No matter where you are in your menopausal journey — perimenopause, menopause or postmenopause — you’ve likely spent some time searching for reliable information about how diet and supplements might help to improve the many disruptive symptoms of menopause. Along the way, you’ve probably heard about phytoestrogens and, more specifically, soy isoflavones.
But what exactly are soy isoflavones? Do they help to address menopause symptoms? Who can they help if so, and do they ever do more harm than good? Read on to learn more.
What Are Phytoestrogens?
Phytoestrogens are compounds derived from plants that can mimic the effects of estrogen in the body. Phytoestrogens are present in many foods, including:1
- Soybeans/edamame and products made from soy, such as tofu tempeh and soymilk
- Prunes, dates and other dried fruits
- Sesame seeds and flaxseeds
- Cruciferous vegetables such as broccoli and brussels sprouts
Common Types of Phytoestrogens
Plants can contain many different types of phytoestrogens. Two of the most common are known as lignans and isoflavones:
Lignans are chemical compounds with antioxidant and anti-inflammatory properties that are structurally similar to the hormone estradiol (which is the primary form of estrogen present during the reproductive years and is the most potent form of estrogen).2,3 Nuts, seeds and whole grains are rich in lignans.4
Isoflavones belong to a category of phytonutrients called “flavonoids” that may protect cells from oxidation and reduce inflammation, among providing other benefits.5 Soybeans and foods made from soy are among the main dietary sources of isoflavones.6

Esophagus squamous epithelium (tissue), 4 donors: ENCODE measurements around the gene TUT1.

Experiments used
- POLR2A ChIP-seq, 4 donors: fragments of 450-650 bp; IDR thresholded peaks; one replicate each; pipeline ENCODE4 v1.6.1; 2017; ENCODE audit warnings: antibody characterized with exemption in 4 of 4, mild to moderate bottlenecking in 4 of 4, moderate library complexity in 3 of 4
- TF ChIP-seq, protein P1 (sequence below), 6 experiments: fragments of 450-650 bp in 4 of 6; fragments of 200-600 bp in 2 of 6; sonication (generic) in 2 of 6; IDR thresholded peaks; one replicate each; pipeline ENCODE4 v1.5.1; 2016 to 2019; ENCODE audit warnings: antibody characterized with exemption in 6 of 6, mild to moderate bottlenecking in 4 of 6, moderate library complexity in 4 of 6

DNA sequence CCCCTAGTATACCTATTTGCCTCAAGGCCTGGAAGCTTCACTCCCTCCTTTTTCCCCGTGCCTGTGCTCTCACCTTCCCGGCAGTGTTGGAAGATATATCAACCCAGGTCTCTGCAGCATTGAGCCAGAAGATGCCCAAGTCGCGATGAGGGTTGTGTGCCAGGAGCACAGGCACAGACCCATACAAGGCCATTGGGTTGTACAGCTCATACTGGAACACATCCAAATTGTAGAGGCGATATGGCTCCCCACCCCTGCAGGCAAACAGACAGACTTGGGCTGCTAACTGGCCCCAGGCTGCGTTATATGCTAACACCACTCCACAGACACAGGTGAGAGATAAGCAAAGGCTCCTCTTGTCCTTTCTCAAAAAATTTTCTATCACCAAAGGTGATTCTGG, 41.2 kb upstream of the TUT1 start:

Soy Isoflavones as Phytoestrogens
Soy isoflavones are considered phytoestrogens because they typically cause estrogenic activity within the body. They are able to mimic the effects of estrogen in some parts of the body, while blocking estrogen’s effects in others.7
In addition to specific dietary sources, soy isoflavones are also available as dietary supplements.
How Could Soy Isoflavones Help During Menopause?
When consumed as food or taken in supplement form, soy isoflavones may impact estrogen levels in the blood, potentially causing them to go up or down.8 Since menopause symptoms such as hot flashes are linked to decreased estrogen levels in the body, there is some evidence that soy isoflavones can mitigate some estrogen loss (and potentially reduce symptoms related to it),9 more research, however, is needed.
What Does the Science Say About Soy for Menopause Symptoms?
Research suggests soy isoflavones may be helpful for one menopause symptom in particular: hot flashes. An analysis of 19 studies conducted in 2002 found that soy isoflavones reduced hot flashes by about 26% compared to a placebo.10
However, the relationship between soy isoflavones and estrogen levels in the body is so complex that experts aren’t able to know for certain how — or how well — soy isoflavones work to reduce certain menopause symptoms.11
Other Benefits of Soy
Soy is considered to be a quality source of protein and other nutrients. In addition to possibly easing hot flashes, soybeans and products made from them may help to lower the risk of health problems such as heart disease, stroke and some types of cancer; it may also help to improve bone health.12
When Should Soy Be Avoided?
Experts say it’s generally safe to consume whole soy foods a few times a week.13 But supplements containing soy isoflavones have been linked to an increased risk of breast cancer in women with a personal or family history of breast cancer or those with thyroid problems,14 so thoughtful consideration, as to whether you should avoid soy supplements if you fall into one of these categories, is warranted.
Regardless of your medical history, it’s important to check-in with your healthcare provider before increasing your intake of soy or other phytoestrogen-containing products/foods, as they can help you determine any risks or concerns to consider.
Exploring Alternatives to Soy
If you are dealing with menopause symptoms but want to avoid isoflavones or other phytoestrogens, you do have some alternatives. Consider researching over-the-counter products that are both hormone- and phytoestrogen-free, meaning they don’t work through hormonal pathways and have no hormonal impact on the body. Alternatives are available, but as always, be sure to check in with your healthcare provider about your options.